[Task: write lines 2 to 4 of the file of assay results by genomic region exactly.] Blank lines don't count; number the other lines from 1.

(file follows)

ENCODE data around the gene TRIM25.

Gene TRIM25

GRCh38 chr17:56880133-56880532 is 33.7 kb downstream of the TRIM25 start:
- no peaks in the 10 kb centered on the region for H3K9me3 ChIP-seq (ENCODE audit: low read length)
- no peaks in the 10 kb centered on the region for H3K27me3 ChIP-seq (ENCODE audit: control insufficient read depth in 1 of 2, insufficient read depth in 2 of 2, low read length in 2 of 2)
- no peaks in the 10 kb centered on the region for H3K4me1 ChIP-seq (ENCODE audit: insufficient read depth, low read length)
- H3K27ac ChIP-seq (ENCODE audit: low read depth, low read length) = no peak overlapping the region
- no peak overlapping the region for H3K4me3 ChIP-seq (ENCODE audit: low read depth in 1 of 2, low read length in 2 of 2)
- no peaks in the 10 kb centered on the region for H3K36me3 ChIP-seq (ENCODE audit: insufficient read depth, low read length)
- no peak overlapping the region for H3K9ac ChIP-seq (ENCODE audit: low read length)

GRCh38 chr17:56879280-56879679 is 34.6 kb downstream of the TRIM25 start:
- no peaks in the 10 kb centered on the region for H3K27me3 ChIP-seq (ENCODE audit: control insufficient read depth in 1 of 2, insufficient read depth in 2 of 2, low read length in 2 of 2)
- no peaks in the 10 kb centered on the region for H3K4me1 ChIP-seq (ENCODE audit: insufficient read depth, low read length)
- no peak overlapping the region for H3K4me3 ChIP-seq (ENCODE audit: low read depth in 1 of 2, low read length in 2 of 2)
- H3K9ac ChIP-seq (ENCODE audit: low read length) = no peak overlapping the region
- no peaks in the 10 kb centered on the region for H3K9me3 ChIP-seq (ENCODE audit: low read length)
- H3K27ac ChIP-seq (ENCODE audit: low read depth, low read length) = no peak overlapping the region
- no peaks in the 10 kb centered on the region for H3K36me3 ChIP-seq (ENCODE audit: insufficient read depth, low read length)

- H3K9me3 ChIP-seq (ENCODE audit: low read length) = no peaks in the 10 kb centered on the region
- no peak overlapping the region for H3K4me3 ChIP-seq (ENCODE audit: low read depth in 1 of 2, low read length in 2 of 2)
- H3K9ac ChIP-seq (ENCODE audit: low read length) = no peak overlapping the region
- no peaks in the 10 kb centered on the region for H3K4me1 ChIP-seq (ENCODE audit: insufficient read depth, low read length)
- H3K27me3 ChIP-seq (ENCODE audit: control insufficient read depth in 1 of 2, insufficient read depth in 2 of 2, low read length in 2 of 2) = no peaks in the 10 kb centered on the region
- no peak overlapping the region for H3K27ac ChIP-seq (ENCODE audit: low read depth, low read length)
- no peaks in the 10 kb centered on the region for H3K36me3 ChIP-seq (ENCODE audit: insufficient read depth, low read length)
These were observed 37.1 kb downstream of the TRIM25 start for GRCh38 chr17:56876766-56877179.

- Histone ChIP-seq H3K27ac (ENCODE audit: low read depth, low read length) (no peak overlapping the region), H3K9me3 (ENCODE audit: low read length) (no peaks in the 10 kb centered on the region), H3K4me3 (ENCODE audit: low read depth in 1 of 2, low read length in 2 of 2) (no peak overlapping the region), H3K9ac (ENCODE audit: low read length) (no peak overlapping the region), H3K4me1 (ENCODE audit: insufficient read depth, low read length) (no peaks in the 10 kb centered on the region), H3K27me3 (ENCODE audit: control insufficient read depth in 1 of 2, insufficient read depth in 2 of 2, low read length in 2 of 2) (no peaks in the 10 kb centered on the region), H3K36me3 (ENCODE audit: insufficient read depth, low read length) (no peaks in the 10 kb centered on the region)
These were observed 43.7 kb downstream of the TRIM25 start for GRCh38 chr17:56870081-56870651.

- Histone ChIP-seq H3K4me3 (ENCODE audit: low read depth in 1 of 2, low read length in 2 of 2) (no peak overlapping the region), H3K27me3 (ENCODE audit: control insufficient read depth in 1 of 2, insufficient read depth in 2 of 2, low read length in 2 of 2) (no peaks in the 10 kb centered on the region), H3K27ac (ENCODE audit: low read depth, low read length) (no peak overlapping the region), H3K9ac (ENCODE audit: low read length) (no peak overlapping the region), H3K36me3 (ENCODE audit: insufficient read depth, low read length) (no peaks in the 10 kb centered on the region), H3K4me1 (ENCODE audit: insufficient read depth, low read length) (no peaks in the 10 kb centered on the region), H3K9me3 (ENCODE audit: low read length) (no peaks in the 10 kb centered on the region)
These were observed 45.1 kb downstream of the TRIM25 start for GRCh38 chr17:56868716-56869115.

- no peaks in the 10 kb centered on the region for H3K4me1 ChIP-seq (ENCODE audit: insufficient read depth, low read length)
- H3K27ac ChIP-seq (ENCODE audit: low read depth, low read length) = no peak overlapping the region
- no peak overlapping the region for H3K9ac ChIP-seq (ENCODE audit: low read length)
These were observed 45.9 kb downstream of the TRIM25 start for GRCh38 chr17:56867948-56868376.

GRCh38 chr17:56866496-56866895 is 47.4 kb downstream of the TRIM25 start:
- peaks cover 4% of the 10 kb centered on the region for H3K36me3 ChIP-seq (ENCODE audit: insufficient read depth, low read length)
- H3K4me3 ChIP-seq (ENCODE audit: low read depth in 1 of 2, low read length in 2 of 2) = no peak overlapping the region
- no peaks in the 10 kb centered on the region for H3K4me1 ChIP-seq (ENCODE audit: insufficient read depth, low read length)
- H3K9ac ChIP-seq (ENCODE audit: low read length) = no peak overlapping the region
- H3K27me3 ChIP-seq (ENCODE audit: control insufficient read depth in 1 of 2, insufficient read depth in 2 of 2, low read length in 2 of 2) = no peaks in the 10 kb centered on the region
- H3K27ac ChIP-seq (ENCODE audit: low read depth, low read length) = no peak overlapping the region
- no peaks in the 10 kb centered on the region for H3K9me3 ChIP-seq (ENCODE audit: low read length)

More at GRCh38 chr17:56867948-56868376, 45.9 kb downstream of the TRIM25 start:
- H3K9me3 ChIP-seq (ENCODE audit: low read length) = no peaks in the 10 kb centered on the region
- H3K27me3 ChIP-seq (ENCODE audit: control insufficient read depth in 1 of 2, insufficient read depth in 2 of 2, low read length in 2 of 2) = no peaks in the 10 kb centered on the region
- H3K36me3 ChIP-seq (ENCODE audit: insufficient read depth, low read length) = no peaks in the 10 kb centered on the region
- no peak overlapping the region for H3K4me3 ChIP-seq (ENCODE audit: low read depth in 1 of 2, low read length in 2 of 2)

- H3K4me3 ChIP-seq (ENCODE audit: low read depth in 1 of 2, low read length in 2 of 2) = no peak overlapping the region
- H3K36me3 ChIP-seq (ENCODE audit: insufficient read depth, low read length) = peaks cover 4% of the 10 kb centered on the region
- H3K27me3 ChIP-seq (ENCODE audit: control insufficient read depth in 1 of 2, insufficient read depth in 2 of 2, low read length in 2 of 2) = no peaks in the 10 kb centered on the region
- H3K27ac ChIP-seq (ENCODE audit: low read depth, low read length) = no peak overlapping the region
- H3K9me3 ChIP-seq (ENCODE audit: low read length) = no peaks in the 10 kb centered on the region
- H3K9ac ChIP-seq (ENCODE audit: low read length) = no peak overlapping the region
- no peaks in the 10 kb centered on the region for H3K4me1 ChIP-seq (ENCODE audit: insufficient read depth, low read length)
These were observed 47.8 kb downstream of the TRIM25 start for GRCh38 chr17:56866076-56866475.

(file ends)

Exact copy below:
Gene TRIM25

GRCh38 chr17:56880133-56880532 is 33.7 kb downstream of the TRIM25 start:
- no peaks in the 10 kb centered on the region for H3K9me3 ChIP-seq (ENCODE audit: low read length)